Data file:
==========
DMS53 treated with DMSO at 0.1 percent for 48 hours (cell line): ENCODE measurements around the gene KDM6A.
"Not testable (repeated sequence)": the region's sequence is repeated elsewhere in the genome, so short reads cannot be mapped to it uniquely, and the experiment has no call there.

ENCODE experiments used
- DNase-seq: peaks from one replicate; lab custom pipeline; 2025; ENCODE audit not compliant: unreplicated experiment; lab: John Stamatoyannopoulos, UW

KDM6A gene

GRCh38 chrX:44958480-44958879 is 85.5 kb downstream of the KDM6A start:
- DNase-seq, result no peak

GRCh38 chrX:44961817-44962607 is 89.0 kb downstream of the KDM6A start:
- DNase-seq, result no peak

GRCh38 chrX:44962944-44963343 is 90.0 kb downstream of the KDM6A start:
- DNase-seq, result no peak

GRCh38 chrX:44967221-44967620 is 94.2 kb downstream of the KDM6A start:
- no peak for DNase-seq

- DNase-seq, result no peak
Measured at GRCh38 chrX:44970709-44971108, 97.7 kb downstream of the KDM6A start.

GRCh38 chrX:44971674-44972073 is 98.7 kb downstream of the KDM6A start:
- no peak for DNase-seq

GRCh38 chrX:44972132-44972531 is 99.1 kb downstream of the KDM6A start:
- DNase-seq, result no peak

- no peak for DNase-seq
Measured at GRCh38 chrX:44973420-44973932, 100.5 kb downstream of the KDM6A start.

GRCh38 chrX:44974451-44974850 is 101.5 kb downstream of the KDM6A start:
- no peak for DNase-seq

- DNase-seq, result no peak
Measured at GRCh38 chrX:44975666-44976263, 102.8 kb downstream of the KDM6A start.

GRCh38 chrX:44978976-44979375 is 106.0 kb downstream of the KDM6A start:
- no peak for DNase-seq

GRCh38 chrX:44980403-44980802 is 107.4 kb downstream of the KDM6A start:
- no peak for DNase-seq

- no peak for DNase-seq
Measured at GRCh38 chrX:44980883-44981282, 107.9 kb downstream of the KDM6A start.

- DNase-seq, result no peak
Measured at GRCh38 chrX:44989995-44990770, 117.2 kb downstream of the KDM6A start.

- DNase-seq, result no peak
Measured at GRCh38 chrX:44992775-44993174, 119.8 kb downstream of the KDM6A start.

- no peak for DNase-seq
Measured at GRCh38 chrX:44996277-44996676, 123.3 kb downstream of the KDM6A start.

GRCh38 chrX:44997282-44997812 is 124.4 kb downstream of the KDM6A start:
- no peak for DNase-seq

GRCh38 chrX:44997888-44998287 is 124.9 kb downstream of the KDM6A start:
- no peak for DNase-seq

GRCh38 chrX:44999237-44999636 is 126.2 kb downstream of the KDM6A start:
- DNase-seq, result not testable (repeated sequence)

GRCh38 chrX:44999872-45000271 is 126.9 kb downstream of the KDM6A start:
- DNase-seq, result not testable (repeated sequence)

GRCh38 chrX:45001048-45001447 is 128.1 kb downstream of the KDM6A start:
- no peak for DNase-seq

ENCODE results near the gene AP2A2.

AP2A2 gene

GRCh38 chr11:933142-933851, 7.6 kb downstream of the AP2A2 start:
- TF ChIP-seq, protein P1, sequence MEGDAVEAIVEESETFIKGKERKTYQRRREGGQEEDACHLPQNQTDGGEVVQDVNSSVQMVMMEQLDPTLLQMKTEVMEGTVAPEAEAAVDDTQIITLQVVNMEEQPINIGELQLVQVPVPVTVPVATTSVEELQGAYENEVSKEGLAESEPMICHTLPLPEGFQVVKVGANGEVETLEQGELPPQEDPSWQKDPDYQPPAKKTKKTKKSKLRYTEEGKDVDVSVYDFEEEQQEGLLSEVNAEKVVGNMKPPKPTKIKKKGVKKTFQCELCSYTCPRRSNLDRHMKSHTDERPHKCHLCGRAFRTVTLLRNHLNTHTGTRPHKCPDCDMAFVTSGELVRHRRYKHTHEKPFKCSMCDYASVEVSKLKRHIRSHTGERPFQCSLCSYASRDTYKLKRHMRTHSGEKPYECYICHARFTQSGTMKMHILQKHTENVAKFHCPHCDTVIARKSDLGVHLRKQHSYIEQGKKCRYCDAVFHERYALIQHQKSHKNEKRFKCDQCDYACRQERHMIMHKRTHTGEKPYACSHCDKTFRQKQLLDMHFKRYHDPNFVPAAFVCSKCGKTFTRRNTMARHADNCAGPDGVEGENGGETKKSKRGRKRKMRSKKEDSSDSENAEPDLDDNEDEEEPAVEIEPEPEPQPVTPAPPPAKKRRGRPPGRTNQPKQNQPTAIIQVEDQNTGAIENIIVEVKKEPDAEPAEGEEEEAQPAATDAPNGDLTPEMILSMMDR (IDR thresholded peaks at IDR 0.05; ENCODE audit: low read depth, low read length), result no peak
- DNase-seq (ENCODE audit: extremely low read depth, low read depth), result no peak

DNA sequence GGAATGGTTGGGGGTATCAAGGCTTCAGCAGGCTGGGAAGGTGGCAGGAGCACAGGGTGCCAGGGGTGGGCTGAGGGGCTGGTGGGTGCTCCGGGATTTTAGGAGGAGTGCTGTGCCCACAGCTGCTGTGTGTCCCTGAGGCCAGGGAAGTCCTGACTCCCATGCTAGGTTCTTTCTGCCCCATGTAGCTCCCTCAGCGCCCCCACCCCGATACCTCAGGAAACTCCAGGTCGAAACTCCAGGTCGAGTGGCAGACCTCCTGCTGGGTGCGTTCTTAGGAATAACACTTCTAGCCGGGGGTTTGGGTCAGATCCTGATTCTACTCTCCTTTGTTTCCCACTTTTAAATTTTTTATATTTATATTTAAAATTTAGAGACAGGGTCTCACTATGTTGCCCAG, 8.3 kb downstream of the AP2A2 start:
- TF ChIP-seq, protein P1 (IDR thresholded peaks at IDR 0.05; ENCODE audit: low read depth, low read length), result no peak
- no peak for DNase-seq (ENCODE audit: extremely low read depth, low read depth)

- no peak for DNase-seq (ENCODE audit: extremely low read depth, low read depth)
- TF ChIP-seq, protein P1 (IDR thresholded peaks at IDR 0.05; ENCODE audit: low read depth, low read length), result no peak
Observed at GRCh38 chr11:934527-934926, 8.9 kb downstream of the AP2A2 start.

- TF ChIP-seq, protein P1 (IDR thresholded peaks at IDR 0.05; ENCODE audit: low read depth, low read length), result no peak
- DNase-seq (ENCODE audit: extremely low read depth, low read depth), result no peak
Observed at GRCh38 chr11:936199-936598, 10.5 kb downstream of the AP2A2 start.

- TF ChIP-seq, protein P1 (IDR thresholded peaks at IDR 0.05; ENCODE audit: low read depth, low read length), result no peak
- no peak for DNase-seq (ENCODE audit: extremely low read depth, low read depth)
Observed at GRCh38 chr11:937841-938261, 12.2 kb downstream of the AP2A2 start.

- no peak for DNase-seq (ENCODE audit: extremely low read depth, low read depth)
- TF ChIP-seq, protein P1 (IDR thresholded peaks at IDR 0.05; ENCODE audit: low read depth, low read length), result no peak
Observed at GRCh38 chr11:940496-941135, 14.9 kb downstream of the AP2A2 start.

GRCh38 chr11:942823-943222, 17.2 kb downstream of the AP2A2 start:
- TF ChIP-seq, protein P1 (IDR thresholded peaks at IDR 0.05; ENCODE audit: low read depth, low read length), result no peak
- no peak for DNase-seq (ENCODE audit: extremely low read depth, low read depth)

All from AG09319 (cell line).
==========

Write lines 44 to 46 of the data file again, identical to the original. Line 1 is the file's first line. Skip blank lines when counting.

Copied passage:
GRCh38 chrX:44999872-45000271 is 126.9 kb downstream of the KDM6A start:
- DNase-seq, result not testable (repeated sequence)

GRCh38 chrX:45001048-45001447 is 128.1 kb downstream of the KDM6A start: